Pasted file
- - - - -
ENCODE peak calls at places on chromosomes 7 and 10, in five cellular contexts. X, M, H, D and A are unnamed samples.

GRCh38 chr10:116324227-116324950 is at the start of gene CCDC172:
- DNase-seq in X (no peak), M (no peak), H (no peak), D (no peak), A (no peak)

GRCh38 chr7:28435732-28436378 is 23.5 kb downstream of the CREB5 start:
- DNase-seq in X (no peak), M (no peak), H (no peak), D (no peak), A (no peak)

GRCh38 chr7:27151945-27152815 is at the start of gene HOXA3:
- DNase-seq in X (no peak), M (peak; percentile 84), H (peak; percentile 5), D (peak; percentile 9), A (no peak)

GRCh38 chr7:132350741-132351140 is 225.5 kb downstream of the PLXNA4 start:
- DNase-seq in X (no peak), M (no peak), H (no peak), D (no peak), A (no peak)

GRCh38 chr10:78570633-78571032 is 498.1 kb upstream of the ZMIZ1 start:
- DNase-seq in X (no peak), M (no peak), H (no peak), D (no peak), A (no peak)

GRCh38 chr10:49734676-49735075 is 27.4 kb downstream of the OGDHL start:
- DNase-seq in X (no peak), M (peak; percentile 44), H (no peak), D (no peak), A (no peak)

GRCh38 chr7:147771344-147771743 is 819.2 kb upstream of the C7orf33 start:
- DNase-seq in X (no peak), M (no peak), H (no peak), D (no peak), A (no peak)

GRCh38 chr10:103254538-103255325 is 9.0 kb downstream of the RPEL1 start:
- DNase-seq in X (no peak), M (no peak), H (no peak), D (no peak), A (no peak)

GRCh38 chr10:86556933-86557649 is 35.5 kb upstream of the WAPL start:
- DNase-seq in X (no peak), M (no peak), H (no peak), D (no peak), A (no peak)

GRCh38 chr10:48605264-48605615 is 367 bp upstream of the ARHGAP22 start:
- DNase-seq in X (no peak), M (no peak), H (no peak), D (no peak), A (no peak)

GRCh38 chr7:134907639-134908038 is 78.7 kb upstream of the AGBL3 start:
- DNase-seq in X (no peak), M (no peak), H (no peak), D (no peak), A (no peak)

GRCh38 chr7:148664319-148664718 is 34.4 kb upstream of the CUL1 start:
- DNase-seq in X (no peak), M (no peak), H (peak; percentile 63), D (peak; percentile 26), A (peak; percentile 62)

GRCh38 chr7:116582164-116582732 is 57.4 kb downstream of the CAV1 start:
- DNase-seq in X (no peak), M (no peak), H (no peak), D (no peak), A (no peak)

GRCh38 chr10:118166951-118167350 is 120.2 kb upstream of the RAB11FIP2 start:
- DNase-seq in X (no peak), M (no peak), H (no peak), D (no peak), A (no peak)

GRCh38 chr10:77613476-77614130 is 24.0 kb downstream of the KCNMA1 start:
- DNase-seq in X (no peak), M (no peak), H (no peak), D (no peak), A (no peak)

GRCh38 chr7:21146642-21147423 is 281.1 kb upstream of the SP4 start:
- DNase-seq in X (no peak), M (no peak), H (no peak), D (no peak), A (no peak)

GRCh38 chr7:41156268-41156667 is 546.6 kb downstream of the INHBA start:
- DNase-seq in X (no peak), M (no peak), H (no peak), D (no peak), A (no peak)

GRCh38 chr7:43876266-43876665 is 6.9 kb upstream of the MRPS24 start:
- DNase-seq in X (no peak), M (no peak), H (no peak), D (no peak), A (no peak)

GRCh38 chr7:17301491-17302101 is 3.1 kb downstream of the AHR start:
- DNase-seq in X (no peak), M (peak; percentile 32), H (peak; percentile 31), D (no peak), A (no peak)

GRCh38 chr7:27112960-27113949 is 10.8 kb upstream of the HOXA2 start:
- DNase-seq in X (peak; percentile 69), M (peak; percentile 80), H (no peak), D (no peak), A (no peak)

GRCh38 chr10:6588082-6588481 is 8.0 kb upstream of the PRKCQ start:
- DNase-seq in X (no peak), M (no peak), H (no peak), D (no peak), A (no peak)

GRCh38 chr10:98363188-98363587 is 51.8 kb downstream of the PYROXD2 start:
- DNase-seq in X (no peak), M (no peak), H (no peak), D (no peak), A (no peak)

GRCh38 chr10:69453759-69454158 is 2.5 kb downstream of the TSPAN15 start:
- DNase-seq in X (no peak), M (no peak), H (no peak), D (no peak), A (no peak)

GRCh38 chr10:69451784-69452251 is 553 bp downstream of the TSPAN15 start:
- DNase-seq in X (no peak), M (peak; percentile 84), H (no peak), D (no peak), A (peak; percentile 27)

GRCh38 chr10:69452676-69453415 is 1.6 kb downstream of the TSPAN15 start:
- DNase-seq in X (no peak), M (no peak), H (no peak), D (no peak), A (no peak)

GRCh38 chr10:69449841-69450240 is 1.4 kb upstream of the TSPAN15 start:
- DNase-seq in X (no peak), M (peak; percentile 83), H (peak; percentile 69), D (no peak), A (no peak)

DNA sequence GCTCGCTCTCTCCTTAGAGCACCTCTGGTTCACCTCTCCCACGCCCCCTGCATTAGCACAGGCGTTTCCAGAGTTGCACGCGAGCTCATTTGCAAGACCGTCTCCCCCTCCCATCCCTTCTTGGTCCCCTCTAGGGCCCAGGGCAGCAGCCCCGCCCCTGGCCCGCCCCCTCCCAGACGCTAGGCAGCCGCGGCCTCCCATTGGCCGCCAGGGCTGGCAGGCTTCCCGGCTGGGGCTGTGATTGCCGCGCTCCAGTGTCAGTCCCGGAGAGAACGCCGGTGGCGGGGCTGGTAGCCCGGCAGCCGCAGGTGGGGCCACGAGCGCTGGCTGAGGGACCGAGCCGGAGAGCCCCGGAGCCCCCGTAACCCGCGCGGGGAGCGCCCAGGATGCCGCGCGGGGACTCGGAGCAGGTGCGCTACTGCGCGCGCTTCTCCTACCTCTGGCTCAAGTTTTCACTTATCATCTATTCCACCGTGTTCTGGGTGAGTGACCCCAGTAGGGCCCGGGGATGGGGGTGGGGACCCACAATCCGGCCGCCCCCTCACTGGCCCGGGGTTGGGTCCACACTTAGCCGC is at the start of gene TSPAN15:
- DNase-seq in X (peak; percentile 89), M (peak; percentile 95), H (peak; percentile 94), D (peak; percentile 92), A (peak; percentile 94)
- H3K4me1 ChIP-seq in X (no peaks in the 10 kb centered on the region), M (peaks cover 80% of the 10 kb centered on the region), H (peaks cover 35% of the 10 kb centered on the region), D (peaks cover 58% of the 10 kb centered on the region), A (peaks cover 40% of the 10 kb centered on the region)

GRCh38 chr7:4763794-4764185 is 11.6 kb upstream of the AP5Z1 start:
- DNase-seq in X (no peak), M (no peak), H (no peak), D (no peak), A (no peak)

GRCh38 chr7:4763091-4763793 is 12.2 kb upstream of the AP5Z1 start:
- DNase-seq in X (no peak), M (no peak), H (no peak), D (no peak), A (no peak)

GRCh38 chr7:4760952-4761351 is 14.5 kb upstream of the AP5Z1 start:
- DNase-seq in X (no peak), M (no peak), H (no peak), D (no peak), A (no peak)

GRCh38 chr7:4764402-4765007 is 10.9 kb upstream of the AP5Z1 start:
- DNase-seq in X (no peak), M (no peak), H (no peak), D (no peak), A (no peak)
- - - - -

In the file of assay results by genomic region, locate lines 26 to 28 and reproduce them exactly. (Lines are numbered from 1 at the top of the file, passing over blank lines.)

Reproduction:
GRCh38 chr7:116582164-116582732 is 57.4 kb downstream of the CAV1 start:
- DNase-seq in X (no peak), M (no peak), H (no peak), D (no peak), A (no peak)

GRCh38 chr10:118166951-118167350 is 120.2 kb upstream of the RAB11FIP2 start: